Tag Archives: Self-sabotage

Self-Defeating Personality Disorder And Its Link To Childhood Trauma

Self-defeating personality disorder (also sometimes referred to as masochistic personality disorder), whilst not included in the current edition (fifth) of the DSM (Diagnostic and Statistical Manual of Mental Disorders), is still frequently referred to by mental health professionals to help explain various aspects of behavior.

 

What Is Self-Defeating Personality Disorder?

In order to be considered as suffering from self-defeating personality disorder, an individual will be suffering from a minimum of five of the following symptoms :

– avoidance of accepting help offered by other people

– drawn to people and situations which lead to negative outcomes (e.g. to relationships with abusive partners) despite availability of more positive options

– avoidance of pleasurable activities despite having the psychological capacity to experience pleasure (unlike those suffering from anhedonia) or a reluctance to admit to feelings of enjoyment (e.g. due to feeling guilty such feelings and that they are ‘undeserved)

– tendency to induce anger in, and rejection by, others, but then feeling emotionally shattered when this happens

– undermines own abilities by not undertaking vital tasks (of which s/he is capable) that would allow him/her to achieve his/her personal goals, leading to under-achievement and under-performance. Also, may set self clearly unobtainable goals which ensure failure and humiliation.

– indulges in excessive, unsolicited self-sacrificing behavior

– rejects, or undermines relationships with, those who treat him/her well (instead, forming relationships with those who are likely to have a negative impact upon him/her – see above) as feels unworthy of love, particularly the love of ‘decent’ people

 

Theories Relating To How Self-Defeating Personality Disorder / Masochism May Be Related To Adverse Childhood Experiences :

   – Francis Broncek theorized that self-defeating personality disorder / masochism is linked to the episodic or chronic experience of not being loved as  a child, as having been rejected / abandoned as a child, and / or having been used as a scapegoat in childhood,.

– Berliner (1947) stated : ‘in the history of every masochistic patient, we find an unhappy childhood, and frequently to…an extreme degree.’ He also proposed the idea the masochism serves as a defense mechanism which protects against the development of depression or, even, schizophrenia.

Grossman (1991) stated that self-defeating personality disorder and masochism are linked to severe traumatization inhibiting a person’s ability to sublimate the pain psychological pain generated by the traumatic experience into productive mental activity.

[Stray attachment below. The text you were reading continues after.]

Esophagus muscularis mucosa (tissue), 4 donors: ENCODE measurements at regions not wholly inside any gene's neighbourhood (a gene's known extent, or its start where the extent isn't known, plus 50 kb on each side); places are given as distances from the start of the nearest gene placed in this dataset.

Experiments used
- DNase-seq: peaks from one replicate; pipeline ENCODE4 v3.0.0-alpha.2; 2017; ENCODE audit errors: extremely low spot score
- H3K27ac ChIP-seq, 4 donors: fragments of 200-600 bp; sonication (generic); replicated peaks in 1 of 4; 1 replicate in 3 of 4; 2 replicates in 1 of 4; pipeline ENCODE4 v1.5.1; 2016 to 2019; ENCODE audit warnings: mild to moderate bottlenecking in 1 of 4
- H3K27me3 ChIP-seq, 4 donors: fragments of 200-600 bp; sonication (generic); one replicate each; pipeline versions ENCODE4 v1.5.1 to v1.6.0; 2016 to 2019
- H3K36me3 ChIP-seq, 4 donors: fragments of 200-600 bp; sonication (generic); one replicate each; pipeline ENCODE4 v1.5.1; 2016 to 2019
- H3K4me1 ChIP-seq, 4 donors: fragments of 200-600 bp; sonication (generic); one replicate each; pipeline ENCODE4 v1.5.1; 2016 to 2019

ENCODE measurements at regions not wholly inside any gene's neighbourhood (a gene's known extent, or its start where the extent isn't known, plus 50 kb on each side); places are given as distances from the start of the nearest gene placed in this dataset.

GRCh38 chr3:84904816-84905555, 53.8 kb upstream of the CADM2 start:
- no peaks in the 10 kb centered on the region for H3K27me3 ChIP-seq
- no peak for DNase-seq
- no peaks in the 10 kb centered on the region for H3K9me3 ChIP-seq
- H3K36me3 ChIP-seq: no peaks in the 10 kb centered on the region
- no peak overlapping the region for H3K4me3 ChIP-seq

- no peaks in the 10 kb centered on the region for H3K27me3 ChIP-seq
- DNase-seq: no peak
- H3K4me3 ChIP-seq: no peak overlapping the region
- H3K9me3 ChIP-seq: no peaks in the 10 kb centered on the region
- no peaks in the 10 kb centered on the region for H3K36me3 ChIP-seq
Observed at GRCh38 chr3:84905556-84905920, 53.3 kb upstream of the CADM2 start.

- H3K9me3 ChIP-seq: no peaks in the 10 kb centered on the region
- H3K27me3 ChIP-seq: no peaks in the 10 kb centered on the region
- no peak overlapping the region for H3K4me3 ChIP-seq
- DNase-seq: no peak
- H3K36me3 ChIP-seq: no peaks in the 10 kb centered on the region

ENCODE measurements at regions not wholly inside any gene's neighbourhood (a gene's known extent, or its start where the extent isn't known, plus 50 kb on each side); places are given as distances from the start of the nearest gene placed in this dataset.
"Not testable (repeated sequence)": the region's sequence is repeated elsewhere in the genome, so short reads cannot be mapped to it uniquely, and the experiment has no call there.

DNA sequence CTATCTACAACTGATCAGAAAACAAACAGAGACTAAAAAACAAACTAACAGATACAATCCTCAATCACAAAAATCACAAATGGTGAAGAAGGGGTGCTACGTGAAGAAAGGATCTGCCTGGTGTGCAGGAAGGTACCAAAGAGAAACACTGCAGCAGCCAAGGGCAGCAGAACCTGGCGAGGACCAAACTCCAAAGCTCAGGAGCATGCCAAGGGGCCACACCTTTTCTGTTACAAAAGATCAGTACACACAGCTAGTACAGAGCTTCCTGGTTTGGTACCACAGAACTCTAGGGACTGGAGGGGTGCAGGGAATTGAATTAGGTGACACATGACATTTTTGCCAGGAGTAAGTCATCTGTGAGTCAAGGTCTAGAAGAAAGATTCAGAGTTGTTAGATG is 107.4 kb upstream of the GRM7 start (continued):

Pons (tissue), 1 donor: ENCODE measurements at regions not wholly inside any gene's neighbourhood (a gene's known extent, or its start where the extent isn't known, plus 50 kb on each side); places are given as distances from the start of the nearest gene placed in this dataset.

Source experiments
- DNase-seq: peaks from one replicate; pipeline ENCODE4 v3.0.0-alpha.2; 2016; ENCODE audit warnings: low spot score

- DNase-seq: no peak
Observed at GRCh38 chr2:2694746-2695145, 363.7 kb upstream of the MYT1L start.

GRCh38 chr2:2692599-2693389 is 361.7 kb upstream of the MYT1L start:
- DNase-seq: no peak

– It has also been hypothesized that a child who has been brought up by a very strict parent or other significant authority figure ,and  has been treated in such a way as to make him/her feel worthless ,  unlovable and frequently deserving of harsh punishment, may grow up to internalize such views so that they form part of his/her set of core-beliefs. Such individuals are also likely to have profound, pent up feelings of shame and guilt which they seek to exculpate and atone for through self-punishment (both consciously and unconsciously) or by subjecting themselves to abuse, mistreatment and punishment by others.

 

Treatment :

Treatment for this disorder can be complex, not least because those suffering from it may well shun offers of help (a symptom of the condition – see above). However, treatment options include group therapy, family therapy, cognitive behavioral therapy and counseling.

 

 

RESOURCE :

Stop Self Sabotage | Self Hypnosis Downloads

 

David Hosier BSc Hons; MSc; PGDE(FAHE).

 

 

 

 

Self-Defeating Personality? Its Link To Childhood Trauma.

self-defeating personality

Why Do Some Seem To Have A Self-Defeating Personality?

I have written elsewhere on this site about how my illness caused me to behave in ways that were self-sabotaging in the extreme.

Some psychoanalysts refer to people who are, to put it informally, their own worst enemy, as having a self-defeating personality disorder; below, I briefly explain how this disorder, according to psychodynamic theory, can be strongly connected to traumatic childhood experiences.

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Self-Defeating Behaviour And Its Relationship To Childhood Trauma:

Self-defeating and self-sabotaging behaviour in adulthood, with its roots in adverse childhood experiences, often lies at the heart of addictions (such as drugs and alcohol), compulsions (such as gambling) obsessions (e.g. in connection to romantic relationships), depression, low confidence, pride and poor self-esteem.

However, most people are unaware that the source of their problematic behaviours lies in their difficult early life.

This lack of awareness of what really lies behind our self-destructive inclinations is due to the fact (according to psychodynamic theory) that we repress (banish to the unconscious) the true cause (our painful childhood) as to be conscious of it would be too distressing. This is known as a psychological defense mechanism.